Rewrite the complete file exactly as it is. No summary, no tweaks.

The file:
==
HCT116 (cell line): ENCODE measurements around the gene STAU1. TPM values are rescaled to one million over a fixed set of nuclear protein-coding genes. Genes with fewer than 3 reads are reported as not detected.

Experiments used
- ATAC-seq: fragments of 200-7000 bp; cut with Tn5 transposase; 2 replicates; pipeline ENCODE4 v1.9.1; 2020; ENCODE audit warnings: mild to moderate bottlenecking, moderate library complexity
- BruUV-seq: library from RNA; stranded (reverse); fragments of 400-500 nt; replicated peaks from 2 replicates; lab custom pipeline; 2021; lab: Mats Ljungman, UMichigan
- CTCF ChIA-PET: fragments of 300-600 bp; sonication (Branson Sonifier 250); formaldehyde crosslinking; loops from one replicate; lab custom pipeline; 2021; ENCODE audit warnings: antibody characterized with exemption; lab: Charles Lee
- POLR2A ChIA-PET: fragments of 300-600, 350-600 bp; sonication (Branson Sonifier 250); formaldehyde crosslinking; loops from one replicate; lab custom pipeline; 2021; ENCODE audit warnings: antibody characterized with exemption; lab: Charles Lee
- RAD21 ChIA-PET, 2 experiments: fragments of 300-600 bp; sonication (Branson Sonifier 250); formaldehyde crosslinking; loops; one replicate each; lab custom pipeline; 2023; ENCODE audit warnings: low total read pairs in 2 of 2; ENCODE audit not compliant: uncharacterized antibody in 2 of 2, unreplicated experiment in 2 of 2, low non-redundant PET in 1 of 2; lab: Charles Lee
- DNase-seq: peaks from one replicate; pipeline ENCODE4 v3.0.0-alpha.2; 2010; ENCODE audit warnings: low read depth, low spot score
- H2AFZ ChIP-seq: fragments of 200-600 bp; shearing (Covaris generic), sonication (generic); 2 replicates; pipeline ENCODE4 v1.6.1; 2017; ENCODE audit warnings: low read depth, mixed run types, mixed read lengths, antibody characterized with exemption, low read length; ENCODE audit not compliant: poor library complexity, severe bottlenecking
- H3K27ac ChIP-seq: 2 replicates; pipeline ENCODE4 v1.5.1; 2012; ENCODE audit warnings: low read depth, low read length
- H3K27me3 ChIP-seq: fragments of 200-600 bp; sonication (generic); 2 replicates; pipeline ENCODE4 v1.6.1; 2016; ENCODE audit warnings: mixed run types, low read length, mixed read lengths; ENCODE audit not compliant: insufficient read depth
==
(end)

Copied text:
HCT116 (cell line): ENCODE measurements around the gene STAU1. TPM values are rescaled to one million over a fixed set of nuclear protein-coding genes. Genes with fewer than 3 reads are reported as not detected.

Experiments used
- ATAC-seq: fragments of 200-7000 bp; cut with Tn5 transposase; 2 replicates; pipeline ENCODE4 v1.9.1; 2020; ENCODE audit warnings: mild to moderate bottlenecking, moderate library complexity
- BruUV-seq: library from RNA; stranded (reverse); fragments of 400-500 nt; replicated peaks from 2 replicates; lab custom pipeline; 2021; lab: Mats Ljungman, UMichigan
- CTCF ChIA-PET: fragments of 300-600 bp; sonication (Branson Sonifier 250); formaldehyde crosslinking; loops from one replicate; lab custom pipeline; 2021; ENCODE audit warnings: antibody characterized with exemption; lab: Charles Lee
- POLR2A ChIA-PET: fragments of 300-600, 350-600 bp; sonication (Branson Sonifier 250); formaldehyde crosslinking; loops from one replicate; lab custom pipeline; 2021; ENCODE audit warnings: antibody characterized with exemption; lab: Charles Lee
- RAD21 ChIA-PET, 2 experiments: fragments of 300-600 bp; sonication (Branson Sonifier 250); formaldehyde crosslinking; loops; one replicate each; lab custom pipeline; 2023; ENCODE audit warnings: low total read pairs in 2 of 2; ENCODE audit not compliant: uncharacterized antibody in 2 of 2, unreplicated experiment in 2 of 2, low non-redundant PET in 1 of 2; lab: Charles Lee
- DNase-seq: peaks from one replicate; pipeline ENCODE4 v3.0.0-alpha.2; 2010; ENCODE audit warnings: low read depth, low spot score
- H2AFZ ChIP-seq: fragments of 200-600 bp; shearing (Covaris generic), sonication (generic); 2 replicates; pipeline ENCODE4 v1.6.1; 2017; ENCODE audit warnings: low read depth, mixed run types, mixed read lengths, antibody characterized with exemption, low read length; ENCODE audit not compliant: poor library complexity, severe bottlenecking
- H3K27ac ChIP-seq: 2 replicates; pipeline ENCODE4 v1.5.1; 2012; ENCODE audit warnings: low read depth, low read length
- H3K27me3 ChIP-seq: fragments of 200-600 bp; sonication (generic); 2 replicates; pipeline ENCODE4 v1.6.1; 2016; ENCODE audit warnings: mixed run types, low read length, mixed read lengths; ENCODE audit not compliant: insufficient read depth